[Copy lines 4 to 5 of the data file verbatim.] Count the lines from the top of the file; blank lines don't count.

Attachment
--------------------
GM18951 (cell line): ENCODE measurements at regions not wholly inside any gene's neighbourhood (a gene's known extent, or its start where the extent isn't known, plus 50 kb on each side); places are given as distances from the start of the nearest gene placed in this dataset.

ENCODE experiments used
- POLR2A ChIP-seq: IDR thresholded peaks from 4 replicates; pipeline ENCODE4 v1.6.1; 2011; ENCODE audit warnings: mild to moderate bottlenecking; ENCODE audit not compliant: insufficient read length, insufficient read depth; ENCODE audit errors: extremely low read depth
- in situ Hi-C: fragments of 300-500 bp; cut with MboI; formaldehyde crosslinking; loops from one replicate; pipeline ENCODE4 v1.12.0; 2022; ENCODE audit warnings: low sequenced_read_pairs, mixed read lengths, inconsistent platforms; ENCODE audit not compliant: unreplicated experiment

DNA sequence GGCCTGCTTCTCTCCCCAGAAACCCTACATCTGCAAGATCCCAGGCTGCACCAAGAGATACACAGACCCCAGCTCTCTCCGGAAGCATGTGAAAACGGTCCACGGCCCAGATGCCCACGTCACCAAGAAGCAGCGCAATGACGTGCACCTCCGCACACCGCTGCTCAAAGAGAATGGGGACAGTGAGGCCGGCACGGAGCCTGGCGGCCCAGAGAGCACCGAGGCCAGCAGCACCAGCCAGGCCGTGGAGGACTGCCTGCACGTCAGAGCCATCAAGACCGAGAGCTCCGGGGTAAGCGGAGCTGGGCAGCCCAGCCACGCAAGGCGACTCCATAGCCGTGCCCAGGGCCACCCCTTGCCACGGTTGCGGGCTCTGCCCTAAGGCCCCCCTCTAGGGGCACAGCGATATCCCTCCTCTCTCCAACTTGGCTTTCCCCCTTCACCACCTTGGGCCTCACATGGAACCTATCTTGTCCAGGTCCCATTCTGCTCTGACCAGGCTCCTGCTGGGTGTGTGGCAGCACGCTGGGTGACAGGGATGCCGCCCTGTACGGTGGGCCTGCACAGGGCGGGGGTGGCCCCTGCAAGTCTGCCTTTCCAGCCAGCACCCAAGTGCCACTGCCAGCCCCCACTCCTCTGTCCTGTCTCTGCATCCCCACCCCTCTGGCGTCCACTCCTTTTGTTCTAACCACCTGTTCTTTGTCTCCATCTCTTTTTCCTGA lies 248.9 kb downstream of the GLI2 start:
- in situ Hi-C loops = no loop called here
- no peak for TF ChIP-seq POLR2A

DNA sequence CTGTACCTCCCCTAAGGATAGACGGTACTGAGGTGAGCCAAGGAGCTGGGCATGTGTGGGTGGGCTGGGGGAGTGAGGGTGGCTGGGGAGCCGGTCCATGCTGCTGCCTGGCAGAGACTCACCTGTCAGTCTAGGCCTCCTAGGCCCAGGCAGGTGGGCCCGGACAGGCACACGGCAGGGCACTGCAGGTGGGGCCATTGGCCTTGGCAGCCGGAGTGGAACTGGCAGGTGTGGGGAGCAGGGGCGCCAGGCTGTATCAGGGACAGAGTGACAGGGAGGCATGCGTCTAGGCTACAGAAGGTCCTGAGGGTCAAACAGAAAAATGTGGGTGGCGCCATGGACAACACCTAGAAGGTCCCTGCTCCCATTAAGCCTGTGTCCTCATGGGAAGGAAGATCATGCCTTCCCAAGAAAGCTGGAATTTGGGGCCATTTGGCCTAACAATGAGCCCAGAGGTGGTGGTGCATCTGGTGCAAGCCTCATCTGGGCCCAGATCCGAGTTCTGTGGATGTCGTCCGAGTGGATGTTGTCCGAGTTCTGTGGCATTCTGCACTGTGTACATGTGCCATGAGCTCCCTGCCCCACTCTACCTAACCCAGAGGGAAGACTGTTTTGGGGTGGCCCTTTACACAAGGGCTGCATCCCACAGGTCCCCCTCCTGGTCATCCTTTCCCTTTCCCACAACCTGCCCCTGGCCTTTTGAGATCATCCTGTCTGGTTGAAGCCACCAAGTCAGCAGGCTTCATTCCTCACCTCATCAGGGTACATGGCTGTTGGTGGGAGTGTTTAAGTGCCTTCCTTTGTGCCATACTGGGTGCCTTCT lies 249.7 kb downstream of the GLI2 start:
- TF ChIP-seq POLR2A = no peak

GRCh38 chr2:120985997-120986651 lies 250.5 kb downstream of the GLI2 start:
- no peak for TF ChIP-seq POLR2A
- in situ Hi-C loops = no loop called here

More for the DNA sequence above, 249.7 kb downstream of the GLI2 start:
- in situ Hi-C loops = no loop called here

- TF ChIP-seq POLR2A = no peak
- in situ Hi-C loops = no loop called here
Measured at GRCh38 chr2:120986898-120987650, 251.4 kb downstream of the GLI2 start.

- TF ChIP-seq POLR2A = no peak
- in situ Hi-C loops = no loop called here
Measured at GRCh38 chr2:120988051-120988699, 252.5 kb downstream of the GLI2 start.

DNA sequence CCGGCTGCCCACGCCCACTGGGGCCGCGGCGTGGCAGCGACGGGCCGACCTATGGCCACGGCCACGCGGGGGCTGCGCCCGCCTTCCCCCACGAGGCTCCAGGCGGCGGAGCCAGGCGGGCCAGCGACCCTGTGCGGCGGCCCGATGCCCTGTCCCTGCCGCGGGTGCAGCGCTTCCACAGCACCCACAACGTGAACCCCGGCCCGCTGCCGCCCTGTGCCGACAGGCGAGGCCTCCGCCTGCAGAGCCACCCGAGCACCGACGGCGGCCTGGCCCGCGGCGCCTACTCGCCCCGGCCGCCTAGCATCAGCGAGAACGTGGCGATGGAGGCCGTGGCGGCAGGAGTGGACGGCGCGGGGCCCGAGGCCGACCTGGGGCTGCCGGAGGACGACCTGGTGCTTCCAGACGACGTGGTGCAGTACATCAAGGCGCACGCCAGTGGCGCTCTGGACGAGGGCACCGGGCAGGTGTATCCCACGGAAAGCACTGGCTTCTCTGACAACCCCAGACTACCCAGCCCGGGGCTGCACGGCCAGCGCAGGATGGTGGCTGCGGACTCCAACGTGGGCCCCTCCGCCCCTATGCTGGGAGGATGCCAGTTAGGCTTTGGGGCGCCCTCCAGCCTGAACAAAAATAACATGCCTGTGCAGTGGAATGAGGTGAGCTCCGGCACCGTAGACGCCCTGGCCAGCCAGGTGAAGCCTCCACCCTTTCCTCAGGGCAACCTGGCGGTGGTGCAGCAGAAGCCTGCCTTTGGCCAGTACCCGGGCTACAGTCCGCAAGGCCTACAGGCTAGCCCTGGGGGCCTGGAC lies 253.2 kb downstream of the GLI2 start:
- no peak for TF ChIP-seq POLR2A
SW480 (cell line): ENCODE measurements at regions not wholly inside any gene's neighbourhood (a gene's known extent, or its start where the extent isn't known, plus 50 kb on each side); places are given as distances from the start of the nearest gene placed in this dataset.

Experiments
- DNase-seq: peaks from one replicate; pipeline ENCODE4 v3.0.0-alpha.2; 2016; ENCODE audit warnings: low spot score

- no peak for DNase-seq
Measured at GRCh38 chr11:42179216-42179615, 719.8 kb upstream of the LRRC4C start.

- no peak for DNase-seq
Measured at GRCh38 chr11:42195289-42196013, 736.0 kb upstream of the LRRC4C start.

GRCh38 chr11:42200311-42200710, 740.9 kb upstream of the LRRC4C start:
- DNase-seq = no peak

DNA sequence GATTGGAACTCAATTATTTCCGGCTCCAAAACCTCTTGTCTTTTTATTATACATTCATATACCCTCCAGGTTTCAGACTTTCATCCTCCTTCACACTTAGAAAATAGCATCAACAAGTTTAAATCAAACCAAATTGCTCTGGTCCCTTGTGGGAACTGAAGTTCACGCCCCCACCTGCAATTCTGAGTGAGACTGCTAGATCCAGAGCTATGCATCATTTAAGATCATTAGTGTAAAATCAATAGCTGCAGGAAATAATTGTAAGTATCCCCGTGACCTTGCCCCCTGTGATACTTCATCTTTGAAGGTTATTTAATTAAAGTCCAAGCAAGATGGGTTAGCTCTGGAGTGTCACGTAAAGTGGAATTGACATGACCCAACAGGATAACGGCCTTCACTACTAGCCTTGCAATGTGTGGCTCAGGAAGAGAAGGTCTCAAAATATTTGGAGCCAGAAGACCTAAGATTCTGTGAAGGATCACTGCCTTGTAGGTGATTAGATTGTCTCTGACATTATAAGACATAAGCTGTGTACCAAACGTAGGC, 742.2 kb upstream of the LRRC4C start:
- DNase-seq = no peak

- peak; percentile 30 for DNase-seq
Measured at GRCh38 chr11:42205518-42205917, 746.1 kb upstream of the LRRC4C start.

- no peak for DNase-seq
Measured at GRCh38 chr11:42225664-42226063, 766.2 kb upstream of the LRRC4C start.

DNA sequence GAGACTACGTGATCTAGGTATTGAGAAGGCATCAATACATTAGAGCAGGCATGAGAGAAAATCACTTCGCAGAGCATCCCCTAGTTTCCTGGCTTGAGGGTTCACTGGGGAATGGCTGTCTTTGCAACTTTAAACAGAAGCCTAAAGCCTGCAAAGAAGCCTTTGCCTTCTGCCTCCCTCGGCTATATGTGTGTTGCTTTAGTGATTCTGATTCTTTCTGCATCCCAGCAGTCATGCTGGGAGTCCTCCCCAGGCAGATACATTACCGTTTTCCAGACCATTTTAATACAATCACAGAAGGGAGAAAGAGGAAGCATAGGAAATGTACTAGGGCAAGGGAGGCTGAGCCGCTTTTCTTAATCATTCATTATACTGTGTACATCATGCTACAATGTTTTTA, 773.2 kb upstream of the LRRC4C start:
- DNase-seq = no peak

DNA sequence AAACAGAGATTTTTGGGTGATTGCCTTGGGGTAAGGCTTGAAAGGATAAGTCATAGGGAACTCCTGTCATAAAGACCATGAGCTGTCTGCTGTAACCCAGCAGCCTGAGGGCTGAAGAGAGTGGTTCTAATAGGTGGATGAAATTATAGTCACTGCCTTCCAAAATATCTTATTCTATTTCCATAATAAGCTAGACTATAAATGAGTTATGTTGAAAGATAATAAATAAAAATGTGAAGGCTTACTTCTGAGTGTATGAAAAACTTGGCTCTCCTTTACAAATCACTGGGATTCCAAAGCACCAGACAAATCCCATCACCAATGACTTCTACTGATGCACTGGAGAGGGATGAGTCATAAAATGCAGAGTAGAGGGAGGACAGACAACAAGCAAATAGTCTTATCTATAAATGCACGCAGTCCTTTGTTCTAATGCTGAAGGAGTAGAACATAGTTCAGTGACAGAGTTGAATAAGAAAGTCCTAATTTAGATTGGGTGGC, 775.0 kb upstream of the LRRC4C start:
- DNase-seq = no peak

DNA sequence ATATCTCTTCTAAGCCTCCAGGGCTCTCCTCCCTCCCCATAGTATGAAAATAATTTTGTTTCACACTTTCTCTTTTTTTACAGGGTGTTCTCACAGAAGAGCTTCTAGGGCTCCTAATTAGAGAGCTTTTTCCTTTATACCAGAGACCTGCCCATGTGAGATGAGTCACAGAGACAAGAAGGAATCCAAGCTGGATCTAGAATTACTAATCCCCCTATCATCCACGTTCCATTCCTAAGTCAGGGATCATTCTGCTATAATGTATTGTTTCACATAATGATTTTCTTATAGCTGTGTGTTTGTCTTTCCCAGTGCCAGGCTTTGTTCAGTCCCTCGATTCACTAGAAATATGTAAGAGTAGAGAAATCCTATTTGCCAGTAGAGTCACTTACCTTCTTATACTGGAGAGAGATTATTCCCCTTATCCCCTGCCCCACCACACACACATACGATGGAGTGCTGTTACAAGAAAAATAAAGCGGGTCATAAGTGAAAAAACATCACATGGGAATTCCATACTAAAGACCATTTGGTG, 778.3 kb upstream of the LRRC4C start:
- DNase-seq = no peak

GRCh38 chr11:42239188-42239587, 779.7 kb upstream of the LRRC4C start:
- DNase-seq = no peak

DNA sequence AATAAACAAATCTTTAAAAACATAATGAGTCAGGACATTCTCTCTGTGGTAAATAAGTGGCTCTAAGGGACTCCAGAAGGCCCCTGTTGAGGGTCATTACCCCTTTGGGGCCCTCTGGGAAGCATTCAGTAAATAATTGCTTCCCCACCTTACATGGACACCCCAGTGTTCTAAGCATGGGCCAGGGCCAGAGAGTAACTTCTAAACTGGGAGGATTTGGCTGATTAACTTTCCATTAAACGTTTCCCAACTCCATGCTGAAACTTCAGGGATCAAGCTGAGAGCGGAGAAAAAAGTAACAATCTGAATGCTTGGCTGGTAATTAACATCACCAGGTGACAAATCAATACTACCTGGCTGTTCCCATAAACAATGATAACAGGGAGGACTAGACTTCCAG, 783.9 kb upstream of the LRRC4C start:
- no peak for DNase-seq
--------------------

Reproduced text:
- in situ Hi-C: fragments of 300-500 bp; cut with MboI; formaldehyde crosslinking; loops from one replicate; pipeline ENCODE4 v1.12.0; 2022; ENCODE audit warnings: low sequenced_read_pairs, mixed read lengths, inconsistent platforms; ENCODE audit not compliant: unreplicated experiment

DNA sequence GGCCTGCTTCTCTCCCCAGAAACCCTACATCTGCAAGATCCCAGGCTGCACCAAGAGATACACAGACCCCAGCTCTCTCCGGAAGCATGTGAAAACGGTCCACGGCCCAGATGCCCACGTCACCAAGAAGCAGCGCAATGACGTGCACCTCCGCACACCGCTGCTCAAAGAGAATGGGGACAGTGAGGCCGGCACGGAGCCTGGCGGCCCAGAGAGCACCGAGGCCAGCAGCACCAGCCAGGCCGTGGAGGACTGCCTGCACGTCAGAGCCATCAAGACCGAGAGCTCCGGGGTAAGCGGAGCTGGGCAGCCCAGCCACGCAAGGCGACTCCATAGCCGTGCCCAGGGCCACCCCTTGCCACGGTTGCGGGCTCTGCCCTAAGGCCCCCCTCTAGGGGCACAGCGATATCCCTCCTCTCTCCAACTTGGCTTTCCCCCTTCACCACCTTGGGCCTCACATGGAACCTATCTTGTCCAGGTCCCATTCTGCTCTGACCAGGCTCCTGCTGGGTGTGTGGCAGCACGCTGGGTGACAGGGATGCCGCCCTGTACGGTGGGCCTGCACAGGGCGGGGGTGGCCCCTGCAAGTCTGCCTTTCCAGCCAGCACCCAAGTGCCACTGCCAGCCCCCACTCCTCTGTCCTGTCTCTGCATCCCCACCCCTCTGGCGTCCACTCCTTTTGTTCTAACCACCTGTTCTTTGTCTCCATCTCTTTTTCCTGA lies 248.9 kb downstream of the GLI2 start: